• Workers’ Comp Insurance a MUST For Small Businesses

    Workers’ compensation insurance almost eliminates legal liability (with a few exceptions) on the employer’s part after following a work-related injury. The law allows employees to collect compensation from their employers after suffering an injury at work. This compensation is paid via worker’s compensation insurance.

    The whole compensation process is sometimes confusing for the business owner. But for the employer just remember that most of the time the courts tend to rule in favor of the employee. That usually translates to significant payouts for medical expenses and any other expenses related to the injury. For instance, if the court finds the injury was as a result of the employer’s negligence, the injured worker may get a huge compensation, one that can wipe out a small business without workers’ compensation insurance. Make sure you have coverage to minimize or eliminate such liability.

    Is it Mandatory?

    Workers comp, as it’s often called, is required by nearly every state. Most states, including Florida, require employers to make insurance contributions to compensate workers who might suffer injury or disability while working. To enjoy this service, it is good to check with your state to see what’s required of you as an employer in connection with workers comp.

    Note that workers’ compensation insurance only covers injuries resulting from employment. However, if it is discovered that the worker was intoxicated when the accident occurred, he or she may not be able to claim compensation. Some States impose a drug test on injured workers, and if the test comes out positive, the worker doesn’t get compensated. The same goes for self-inflicted accidents, or actions injuries occurring from an employee violating company policy.

    Benefits of Workers’ Compensation Insurance for Employers

    So far, it appears the workers’ compensation program only benefits employees, but there’s another side to workers’ comp insurance. Employers also stand to gain by paying workers’ compensation insurance.

    You Don’t Foot Medical Bills

    Workers’ compensation insurance shifts liability from employers to the insurance company. That means you won’t have to drain your bank account to pay for workplace injury compensation.

    The Insurance Picks Up All Responsibilities

    Secondly, the insurance cover also covers wage replacement. The law mandates employers to pay two-thirds (check the law in your state) of the worker’s average wage. That can amount to a lot of money for a small business. Large enough sums to make the business go belly up or even worse, drive the owner to bankruptcy.

    Long-term and Permanent Injuries

    The benefit of taking out workers’ compensation insurance is that it covers long-term and permanent injuries. Injuries leading to long-term or permanent disability attract hefty court settlements. The settlement might go as high as millions of dollars. With insurance, the insurance company absorbs all the fiscal liability.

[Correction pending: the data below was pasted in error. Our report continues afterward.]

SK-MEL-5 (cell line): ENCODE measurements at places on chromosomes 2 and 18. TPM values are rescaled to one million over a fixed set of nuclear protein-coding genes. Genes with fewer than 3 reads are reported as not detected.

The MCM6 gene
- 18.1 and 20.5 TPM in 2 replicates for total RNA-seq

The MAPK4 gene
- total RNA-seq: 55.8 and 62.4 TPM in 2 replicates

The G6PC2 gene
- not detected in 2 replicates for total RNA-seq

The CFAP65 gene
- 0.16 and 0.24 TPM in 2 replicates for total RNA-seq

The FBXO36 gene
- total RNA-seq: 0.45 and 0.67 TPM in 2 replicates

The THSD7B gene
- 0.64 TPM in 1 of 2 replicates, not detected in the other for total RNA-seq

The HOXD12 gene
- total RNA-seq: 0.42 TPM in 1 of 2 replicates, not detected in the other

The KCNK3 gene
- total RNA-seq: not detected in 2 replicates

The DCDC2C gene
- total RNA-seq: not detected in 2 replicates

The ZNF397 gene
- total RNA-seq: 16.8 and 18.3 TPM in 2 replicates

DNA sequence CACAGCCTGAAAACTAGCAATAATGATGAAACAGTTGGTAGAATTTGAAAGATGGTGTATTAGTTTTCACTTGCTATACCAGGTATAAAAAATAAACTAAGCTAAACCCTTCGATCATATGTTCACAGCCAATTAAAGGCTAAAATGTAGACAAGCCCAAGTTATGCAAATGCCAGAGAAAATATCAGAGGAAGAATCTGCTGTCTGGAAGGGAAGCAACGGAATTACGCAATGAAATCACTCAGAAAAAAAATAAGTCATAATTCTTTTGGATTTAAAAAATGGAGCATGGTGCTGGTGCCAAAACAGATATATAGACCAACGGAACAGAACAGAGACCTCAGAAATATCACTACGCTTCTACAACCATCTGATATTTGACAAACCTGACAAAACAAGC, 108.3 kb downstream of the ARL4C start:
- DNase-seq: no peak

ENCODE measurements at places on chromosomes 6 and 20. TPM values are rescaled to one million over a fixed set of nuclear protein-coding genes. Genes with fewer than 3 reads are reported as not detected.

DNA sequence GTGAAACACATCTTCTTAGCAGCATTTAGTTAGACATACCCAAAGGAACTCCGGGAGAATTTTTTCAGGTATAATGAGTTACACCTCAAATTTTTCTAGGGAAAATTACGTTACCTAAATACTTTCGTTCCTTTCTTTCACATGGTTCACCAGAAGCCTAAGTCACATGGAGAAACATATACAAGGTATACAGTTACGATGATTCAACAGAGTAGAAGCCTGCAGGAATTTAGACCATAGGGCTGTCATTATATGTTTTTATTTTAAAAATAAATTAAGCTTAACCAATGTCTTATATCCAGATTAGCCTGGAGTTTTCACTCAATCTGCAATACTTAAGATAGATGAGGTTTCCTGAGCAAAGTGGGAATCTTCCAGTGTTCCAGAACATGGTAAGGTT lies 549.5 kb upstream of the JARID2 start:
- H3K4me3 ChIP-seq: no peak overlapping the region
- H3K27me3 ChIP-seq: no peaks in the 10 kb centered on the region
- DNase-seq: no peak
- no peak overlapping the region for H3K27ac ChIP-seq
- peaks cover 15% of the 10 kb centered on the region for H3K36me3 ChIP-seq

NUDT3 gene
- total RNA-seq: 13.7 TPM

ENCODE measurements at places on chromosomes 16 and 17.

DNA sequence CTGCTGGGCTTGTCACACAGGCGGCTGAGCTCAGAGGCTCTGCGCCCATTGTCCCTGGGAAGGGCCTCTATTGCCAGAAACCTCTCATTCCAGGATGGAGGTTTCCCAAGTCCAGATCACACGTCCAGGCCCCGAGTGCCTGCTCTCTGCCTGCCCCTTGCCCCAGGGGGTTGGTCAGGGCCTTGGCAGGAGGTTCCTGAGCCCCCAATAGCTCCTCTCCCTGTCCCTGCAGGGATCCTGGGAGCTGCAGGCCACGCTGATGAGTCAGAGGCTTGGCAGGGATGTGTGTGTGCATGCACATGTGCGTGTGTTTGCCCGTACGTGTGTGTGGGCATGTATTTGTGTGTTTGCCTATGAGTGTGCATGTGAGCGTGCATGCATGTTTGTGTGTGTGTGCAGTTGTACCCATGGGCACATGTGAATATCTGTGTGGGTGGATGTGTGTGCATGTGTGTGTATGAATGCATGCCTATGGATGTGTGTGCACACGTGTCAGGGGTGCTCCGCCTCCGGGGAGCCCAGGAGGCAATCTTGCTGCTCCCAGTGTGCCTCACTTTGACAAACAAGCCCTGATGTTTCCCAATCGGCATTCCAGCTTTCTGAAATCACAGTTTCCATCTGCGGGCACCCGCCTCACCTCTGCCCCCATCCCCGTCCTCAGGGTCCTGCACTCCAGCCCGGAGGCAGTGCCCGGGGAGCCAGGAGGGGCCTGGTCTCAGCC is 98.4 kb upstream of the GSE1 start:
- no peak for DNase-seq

Those are not the only benefits you stand to gain by paying workers comp. There are many other benefits you and your workers enjoy with a worker’s comp cover including but not limited to training programs, safety programs, hiring and worker retention programs, technical and management programs. Worker’s compensation coverage can provide a small business with protection and tools for growth.

    Create A Safe Workplace

    Create a Safe Workplace  Creating a safe place to work is the best ways to keep your employee’s accident-free. Not only does it lower your workers compensation cost and premium, but all your employees go home unharmed.   This will create an environment where not only do they look out for themselves but they will look out for each other and therefor the organization benefits.

    A safe workplace all the employees working together to ensure that everyone on the site is following all safety procedures and wearing all safety gear.  This also includes examining the equipment to make sure it is functioning correctly and speaking up and reporting any known issues with equipment and anyone failure to follow safety procedures.

    1.  Look and Check for Hazards

    Regularly check the workplace site for hazards and examine those things you already consider safely done. Just because it was safe last week does not mean it is safe this week. This includes regularly checking machinery and tools, as well as regular employee training on how to use, maintain and examine the tools.   Examine old tools very carefully.  Maybe they have not broken yet or no injury has occurred yet but the tool maybe old and worn.  Look closely, the hazard maybe there still.